The South’s Clean Energy Disruption
This is a tale of three very different Southern communities: a rural county in central Texas, a coastal area of South Florida, and a city in western Tennessee. But each is grappling with its ability to combat and adapt to the climate crisis, with how to generate electricity while doing what’s best for the local economy, and with the overall well-being of its residents. Pollution-busting efforts tailored to the needs of individual communities are a vital component of the climate fight, and many more are needed—especially given the most recent warning of the Intergovernmental Panel on Climate Change that states the chance to keeping the rise in global average temperatures within 1.5 degrees Celsius, and thereby avoid the most catastrophic and irreversible effects of climate change, is diminishing rapidly.
Since people first began extracting coal, oil, and gas from Appalachia and the Gulf Coast more than a century ago, the South has been a bastion for the fossil fuel industry. Yet signs—like the canceled Atlantic Coast Pipeline, the unstable oil prices, and the death of King Coal—point to a changing energy landscape in this part of the country, especially as Texas continues to go big on renewables. The South’s solar capacity is also expected to more than double by next year, and the Biden administration’s efforts to create jobs by investing in clean energy infrastructure would benefit the region tremendously. As these changes and others accumulate into a larger systemic shift across the South, one thing seems clear: Fossil fuels are on their way out.
“There’s no doubt that the southeastern part of the United States is going through a renewable energy revolution,” says Chris Castro, a clean energy expert and director of sustainability and resilience for the city of Orlando. “We’ve seen a significant rise in the trajectory of renewables and, based on the forecast, it’s only continuing to grow.”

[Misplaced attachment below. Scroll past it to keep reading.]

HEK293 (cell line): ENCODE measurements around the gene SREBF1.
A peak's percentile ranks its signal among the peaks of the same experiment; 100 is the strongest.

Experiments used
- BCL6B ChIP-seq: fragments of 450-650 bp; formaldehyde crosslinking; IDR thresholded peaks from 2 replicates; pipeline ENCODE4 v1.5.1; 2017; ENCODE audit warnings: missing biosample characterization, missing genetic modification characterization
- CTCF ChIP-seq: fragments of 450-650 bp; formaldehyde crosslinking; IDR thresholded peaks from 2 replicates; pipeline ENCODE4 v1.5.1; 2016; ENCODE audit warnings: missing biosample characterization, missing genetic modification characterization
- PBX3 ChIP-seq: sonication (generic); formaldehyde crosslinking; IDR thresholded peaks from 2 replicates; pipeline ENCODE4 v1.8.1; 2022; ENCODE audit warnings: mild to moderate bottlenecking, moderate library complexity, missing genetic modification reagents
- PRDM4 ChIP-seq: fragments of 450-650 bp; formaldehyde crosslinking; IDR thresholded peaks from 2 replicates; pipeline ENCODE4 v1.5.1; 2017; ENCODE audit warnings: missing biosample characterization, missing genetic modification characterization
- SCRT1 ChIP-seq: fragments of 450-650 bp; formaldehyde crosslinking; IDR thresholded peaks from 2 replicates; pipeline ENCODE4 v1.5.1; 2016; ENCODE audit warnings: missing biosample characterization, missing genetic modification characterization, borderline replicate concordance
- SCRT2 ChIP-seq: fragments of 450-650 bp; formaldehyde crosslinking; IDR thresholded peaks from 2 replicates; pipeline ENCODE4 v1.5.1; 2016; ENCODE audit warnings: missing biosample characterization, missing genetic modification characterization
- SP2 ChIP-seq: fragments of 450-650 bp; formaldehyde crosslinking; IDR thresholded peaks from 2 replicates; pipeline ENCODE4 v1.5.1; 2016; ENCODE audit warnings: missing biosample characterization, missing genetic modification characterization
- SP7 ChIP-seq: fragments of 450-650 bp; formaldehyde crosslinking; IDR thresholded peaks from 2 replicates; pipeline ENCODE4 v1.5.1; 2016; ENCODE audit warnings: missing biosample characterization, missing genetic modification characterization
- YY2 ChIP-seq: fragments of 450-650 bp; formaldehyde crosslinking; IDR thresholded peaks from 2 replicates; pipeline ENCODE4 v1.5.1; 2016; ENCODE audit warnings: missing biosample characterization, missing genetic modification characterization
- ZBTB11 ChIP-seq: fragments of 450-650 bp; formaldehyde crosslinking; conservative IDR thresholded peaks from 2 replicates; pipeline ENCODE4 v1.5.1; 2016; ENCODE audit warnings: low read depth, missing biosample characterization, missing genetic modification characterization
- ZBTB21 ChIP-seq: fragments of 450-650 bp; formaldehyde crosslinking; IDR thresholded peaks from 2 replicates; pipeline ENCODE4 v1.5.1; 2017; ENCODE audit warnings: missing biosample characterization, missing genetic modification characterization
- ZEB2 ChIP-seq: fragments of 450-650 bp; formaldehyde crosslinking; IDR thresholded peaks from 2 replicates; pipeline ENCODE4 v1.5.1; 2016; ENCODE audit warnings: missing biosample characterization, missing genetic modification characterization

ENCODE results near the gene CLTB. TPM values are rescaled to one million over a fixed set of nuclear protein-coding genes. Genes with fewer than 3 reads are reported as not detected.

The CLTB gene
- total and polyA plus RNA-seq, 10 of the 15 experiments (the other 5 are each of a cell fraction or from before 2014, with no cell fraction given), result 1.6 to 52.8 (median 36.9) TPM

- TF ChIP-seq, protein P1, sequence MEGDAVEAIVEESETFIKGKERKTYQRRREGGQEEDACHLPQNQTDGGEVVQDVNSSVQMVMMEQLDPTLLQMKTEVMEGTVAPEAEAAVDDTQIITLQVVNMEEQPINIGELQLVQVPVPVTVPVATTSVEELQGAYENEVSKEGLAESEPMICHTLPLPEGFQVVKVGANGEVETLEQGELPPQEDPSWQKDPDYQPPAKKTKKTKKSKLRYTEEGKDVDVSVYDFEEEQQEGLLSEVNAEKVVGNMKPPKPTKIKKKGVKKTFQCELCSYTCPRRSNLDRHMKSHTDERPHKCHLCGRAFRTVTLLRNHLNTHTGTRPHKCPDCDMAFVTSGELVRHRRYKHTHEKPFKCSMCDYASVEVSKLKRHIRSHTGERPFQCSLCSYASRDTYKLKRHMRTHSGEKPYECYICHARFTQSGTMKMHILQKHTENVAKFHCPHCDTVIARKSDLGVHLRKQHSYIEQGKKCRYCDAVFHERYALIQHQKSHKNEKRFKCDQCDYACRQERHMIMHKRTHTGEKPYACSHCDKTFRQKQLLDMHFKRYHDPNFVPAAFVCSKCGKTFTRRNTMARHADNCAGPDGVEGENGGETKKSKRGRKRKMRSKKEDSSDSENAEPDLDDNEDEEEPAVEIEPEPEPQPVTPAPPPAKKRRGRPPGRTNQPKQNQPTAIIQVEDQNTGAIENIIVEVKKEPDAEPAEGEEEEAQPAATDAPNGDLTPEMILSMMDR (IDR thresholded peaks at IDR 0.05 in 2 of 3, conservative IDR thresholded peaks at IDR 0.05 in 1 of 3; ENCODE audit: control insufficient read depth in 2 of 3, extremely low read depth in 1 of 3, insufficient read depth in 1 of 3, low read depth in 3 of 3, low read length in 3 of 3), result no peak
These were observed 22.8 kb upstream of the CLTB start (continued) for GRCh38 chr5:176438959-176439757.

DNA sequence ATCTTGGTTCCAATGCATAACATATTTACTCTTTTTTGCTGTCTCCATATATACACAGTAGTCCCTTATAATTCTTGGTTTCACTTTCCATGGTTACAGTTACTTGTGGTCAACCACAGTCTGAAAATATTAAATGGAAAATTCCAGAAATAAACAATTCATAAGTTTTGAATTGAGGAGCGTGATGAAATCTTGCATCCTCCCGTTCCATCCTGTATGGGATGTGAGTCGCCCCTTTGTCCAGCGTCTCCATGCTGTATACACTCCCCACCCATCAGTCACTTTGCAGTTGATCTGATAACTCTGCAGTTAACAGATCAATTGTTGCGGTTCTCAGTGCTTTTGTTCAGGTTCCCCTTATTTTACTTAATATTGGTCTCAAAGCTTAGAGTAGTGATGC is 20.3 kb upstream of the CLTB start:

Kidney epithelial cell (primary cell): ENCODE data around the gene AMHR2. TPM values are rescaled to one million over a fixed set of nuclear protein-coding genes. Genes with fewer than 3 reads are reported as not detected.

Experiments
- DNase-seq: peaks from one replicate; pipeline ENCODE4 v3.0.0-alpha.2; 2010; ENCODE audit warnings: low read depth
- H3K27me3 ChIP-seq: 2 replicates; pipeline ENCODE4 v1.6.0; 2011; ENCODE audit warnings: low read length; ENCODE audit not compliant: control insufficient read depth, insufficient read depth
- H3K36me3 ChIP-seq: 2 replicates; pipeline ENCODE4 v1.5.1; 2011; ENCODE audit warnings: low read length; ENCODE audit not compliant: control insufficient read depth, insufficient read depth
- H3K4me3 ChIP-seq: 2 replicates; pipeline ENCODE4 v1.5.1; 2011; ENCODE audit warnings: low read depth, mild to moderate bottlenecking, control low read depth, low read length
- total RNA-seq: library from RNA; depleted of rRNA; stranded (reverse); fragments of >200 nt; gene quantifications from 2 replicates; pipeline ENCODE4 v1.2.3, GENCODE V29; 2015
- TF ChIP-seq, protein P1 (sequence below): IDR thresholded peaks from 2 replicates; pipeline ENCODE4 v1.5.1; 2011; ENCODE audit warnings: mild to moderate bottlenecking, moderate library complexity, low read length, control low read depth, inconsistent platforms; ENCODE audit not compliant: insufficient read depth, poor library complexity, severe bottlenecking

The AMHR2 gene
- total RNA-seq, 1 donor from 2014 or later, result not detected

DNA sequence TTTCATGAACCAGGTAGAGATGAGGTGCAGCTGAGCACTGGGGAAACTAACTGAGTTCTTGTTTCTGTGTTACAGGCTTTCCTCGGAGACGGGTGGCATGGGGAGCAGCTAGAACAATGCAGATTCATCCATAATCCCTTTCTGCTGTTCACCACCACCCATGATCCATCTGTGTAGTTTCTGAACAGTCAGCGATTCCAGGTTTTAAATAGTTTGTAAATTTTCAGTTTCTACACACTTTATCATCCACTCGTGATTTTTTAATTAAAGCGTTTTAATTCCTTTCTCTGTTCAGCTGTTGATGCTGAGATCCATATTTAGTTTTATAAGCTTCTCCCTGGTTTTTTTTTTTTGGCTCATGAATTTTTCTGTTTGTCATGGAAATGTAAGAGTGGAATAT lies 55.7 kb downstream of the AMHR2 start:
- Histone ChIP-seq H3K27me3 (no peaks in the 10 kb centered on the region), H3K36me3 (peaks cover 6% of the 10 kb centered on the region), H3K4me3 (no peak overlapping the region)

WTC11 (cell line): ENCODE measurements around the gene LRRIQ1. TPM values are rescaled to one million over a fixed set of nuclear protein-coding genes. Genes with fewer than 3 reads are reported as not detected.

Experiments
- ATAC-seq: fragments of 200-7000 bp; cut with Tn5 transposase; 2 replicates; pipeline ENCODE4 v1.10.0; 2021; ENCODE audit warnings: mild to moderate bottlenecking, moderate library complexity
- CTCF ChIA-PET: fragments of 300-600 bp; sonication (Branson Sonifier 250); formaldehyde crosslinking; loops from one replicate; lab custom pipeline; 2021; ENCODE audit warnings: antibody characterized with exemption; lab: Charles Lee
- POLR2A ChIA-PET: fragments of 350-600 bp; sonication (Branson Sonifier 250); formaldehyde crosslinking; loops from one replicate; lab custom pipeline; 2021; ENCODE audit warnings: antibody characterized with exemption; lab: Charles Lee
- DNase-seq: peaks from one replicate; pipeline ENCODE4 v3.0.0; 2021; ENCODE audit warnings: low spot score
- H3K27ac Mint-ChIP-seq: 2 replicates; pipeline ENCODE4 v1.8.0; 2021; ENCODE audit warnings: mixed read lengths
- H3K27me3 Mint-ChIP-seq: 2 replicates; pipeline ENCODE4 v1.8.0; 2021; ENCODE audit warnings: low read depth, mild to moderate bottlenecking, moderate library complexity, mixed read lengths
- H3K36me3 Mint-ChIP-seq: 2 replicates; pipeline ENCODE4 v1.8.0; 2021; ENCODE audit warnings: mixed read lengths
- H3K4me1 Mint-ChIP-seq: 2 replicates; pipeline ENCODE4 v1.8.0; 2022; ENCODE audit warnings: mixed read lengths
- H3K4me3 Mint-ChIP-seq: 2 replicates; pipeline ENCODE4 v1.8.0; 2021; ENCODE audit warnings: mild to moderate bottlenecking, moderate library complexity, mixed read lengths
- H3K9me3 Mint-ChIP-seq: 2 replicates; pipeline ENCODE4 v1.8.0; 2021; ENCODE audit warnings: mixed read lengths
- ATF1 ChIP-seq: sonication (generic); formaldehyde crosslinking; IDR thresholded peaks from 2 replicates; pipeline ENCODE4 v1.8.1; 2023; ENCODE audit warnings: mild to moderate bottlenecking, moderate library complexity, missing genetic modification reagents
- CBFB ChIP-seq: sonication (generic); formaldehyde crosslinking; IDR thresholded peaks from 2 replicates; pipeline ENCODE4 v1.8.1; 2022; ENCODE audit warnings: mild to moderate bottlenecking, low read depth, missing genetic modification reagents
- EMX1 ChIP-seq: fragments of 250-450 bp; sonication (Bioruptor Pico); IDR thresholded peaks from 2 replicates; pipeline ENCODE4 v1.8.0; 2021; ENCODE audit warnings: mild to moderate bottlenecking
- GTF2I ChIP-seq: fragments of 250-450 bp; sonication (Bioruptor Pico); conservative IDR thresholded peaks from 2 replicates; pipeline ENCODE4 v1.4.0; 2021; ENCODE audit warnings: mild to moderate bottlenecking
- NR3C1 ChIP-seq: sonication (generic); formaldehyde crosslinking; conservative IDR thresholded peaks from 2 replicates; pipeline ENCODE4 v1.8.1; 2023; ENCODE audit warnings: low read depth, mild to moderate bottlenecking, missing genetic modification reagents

That said, some old and familiar hurdles, such as monopolized utilities and climate denial, remain, and the transition to clean power is playing out differently across the South.
Broward County, Florida
Home to approximately two million people, including the 183,000 residents of Fort Lauderdale, Broward County sits on the southeastern coast of Florida, where sea levels could potentially rise almost a whopping three feet by 2060. Knowing the climate crisis is at their doorstep as they experience higher tides, climbing temperatures, and increased flooding, public officials set a goal to cut carbon emissions 80 percent below 2007 levels by the year 2050—all while generating 20 percent of municipal energy from renewable resources. The challenge, says Jennifer Jurado, chief resilience officer for Broward County, is figuring out how to do it.
Florida is the country’s second-largest producer of electricity after Texas and relies most heavily on natural gas—but it’s not called the Sunshine State for nothing. One promising tool, Jurado says, is community solar. Broward County is already offsetting 60 percent of its emissions from its municipal buildings through the SolarTogether program, recently launched by Florida Power & Light Company (FPL). The program allows the county to invest in utility-scale solar projects without having to physically host the farms within its already overdeveloped landscape. By the end of the year, as FPL expands its solar farms (it plans to install 30 million solar panels by 2030), officials hope to start offsetting all of the county’s greenhouse emissions.